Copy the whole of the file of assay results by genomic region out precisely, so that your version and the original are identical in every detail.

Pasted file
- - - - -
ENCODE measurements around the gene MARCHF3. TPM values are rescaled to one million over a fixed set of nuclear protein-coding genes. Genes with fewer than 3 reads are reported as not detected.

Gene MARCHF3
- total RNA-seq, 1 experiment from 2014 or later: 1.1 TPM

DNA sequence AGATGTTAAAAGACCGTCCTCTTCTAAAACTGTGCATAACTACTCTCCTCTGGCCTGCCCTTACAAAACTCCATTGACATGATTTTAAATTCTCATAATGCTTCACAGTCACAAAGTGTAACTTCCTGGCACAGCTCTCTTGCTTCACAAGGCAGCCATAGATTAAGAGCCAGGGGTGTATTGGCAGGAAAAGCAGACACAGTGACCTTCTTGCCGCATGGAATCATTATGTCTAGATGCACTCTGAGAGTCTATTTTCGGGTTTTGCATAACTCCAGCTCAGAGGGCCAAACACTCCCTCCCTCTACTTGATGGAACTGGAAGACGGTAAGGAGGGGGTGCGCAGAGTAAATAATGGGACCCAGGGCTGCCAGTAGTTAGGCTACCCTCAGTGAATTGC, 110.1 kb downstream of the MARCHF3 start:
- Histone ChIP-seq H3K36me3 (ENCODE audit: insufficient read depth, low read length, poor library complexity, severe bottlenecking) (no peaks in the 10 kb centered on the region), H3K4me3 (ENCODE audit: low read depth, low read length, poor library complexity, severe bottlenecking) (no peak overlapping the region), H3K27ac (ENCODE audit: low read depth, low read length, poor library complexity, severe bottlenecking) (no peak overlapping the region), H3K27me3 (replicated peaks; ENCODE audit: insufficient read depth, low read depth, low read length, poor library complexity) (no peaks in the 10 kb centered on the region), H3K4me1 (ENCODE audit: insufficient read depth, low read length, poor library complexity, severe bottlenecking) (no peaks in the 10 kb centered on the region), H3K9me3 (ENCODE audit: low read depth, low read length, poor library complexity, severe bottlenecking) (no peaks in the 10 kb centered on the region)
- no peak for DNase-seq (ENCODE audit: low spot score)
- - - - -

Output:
ENCODE measurements around the gene MARCHF3. TPM values are rescaled to one million over a fixed set of nuclear protein-coding genes. Genes with fewer than 3 reads are reported as not detected.

Gene MARCHF3
- total RNA-seq, 1 experiment from 2014 or later: 1.1 TPM

DNA sequence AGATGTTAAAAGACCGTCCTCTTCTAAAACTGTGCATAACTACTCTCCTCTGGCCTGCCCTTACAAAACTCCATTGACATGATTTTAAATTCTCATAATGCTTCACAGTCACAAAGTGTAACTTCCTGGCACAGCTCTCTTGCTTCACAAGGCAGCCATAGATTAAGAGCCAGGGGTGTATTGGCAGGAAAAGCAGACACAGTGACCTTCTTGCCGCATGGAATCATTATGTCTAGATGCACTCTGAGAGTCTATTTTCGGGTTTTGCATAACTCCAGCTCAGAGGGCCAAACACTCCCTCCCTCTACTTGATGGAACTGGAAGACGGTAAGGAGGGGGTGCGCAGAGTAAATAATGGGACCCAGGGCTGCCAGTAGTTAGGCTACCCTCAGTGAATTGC, 110.1 kb downstream of the MARCHF3 start:
- Histone ChIP-seq H3K36me3 (ENCODE audit: insufficient read depth, low read length, poor library complexity, severe bottlenecking) (no peaks in the 10 kb centered on the region), H3K4me3 (ENCODE audit: low read depth, low read length, poor library complexity, severe bottlenecking) (no peak overlapping the region), H3K27ac (ENCODE audit: low read depth, low read length, poor library complexity, severe bottlenecking) (no peak overlapping the region), H3K27me3 (replicated peaks; ENCODE audit: insufficient read depth, low read depth, low read length, poor library complexity) (no peaks in the 10 kb centered on the region), H3K4me1 (ENCODE audit: insufficient read depth, low read length, poor library complexity, severe bottlenecking) (no peaks in the 10 kb centered on the region), H3K9me3 (ENCODE audit: low read depth, low read length, poor library complexity, severe bottlenecking) (no peaks in the 10 kb centered on the region)
- no peak for DNase-seq (ENCODE audit: low spot score)